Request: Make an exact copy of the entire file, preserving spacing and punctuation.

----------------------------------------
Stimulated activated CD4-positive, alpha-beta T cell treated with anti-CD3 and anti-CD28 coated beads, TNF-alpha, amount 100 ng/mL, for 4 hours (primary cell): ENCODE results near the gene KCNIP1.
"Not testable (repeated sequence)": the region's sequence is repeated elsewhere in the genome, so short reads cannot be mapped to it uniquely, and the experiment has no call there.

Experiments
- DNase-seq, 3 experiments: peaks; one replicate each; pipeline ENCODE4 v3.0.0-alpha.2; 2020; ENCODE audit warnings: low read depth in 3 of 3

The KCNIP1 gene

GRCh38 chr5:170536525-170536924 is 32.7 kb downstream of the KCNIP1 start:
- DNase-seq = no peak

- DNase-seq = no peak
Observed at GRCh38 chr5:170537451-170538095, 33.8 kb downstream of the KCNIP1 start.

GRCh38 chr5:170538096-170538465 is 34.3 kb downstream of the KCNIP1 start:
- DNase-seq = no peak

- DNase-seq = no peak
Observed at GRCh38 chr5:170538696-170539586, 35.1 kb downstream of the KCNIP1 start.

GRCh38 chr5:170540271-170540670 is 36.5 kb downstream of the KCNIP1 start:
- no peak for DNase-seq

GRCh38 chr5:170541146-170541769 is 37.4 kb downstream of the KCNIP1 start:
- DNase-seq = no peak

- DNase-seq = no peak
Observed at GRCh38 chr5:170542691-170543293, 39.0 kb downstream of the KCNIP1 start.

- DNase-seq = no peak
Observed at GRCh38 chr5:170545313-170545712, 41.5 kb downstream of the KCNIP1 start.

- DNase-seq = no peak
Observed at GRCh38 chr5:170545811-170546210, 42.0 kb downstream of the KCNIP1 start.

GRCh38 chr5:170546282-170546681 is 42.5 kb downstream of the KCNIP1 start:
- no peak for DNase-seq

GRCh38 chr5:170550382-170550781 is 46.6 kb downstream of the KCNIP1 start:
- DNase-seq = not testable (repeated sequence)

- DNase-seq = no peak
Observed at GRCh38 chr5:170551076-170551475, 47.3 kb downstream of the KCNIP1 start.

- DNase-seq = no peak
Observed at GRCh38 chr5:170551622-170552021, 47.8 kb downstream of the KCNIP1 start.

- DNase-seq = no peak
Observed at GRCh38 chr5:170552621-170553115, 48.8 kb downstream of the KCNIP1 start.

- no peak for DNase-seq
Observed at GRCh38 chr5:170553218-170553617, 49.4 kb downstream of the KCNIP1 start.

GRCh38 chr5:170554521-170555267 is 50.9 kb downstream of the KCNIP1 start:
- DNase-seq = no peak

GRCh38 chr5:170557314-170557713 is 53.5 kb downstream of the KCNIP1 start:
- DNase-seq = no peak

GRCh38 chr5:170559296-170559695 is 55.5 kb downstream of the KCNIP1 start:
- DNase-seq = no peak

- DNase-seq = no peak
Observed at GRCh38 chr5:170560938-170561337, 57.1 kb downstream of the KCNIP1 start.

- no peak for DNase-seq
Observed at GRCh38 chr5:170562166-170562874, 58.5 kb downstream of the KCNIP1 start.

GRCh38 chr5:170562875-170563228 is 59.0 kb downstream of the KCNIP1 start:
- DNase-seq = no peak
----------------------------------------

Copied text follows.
Stimulated activated CD4-positive, alpha-beta T cell treated with anti-CD3 and anti-CD28 coated beads, TNF-alpha, amount 100 ng/mL, for 4 hours (primary cell): ENCODE results near the gene KCNIP1.
"Not testable (repeated sequence)": the region's sequence is repeated elsewhere in the genome, so short reads cannot be mapped to it uniquely, and the experiment has no call there.

Experiments
- DNase-seq, 3 experiments: peaks; one replicate each; pipeline ENCODE4 v3.0.0-alpha.2; 2020; ENCODE audit warnings: low read depth in 3 of 3

The KCNIP1 gene

GRCh38 chr5:170536525-170536924 is 32.7 kb downstream of the KCNIP1 start:
- DNase-seq = no peak

- DNase-seq = no peak
Observed at GRCh38 chr5:170537451-170538095, 33.8 kb downstream of the KCNIP1 start.

GRCh38 chr5:170538096-170538465 is 34.3 kb downstream of the KCNIP1 start:
- DNase-seq = no peak

- DNase-seq = no peak
Observed at GRCh38 chr5:170538696-170539586, 35.1 kb downstream of the KCNIP1 start.

GRCh38 chr5:170540271-170540670 is 36.5 kb downstream of the KCNIP1 start:
- no peak for DNase-seq

GRCh38 chr5:170541146-170541769 is 37.4 kb downstream of the KCNIP1 start:
- DNase-seq = no peak

- DNase-seq = no peak
Observed at GRCh38 chr5:170542691-170543293, 39.0 kb downstream of the KCNIP1 start.

- DNase-seq = no peak
Observed at GRCh38 chr5:170545313-170545712, 41.5 kb downstream of the KCNIP1 start.

- DNase-seq = no peak
Observed at GRCh38 chr5:170545811-170546210, 42.0 kb downstream of the KCNIP1 start.

GRCh38 chr5:170546282-170546681 is 42.5 kb downstream of the KCNIP1 start:
- no peak for DNase-seq

GRCh38 chr5:170550382-170550781 is 46.6 kb downstream of the KCNIP1 start:
- DNase-seq = not testable (repeated sequence)

- DNase-seq = no peak
Observed at GRCh38 chr5:170551076-170551475, 47.3 kb downstream of the KCNIP1 start.

- DNase-seq = no peak
Observed at GRCh38 chr5:170551622-170552021, 47.8 kb downstream of the KCNIP1 start.

- DNase-seq = no peak
Observed at GRCh38 chr5:170552621-170553115, 48.8 kb downstream of the KCNIP1 start.

- no peak for DNase-seq
Observed at GRCh38 chr5:170553218-170553617, 49.4 kb downstream of the KCNIP1 start.

GRCh38 chr5:170554521-170555267 is 50.9 kb downstream of the KCNIP1 start:
- DNase-seq = no peak

GRCh38 chr5:170557314-170557713 is 53.5 kb downstream of the KCNIP1 start:
- DNase-seq = no peak

GRCh38 chr5:170559296-170559695 is 55.5 kb downstream of the KCNIP1 start:
- DNase-seq = no peak

- DNase-seq = no peak
Observed at GRCh38 chr5:170560938-170561337, 57.1 kb downstream of the KCNIP1 start.

- no peak for DNase-seq
Observed at GRCh38 chr5:170562166-170562874, 58.5 kb downstream of the KCNIP1 start.

GRCh38 chr5:170562875-170563228 is 59.0 kb downstream of the KCNIP1 start:
- DNase-seq = no peak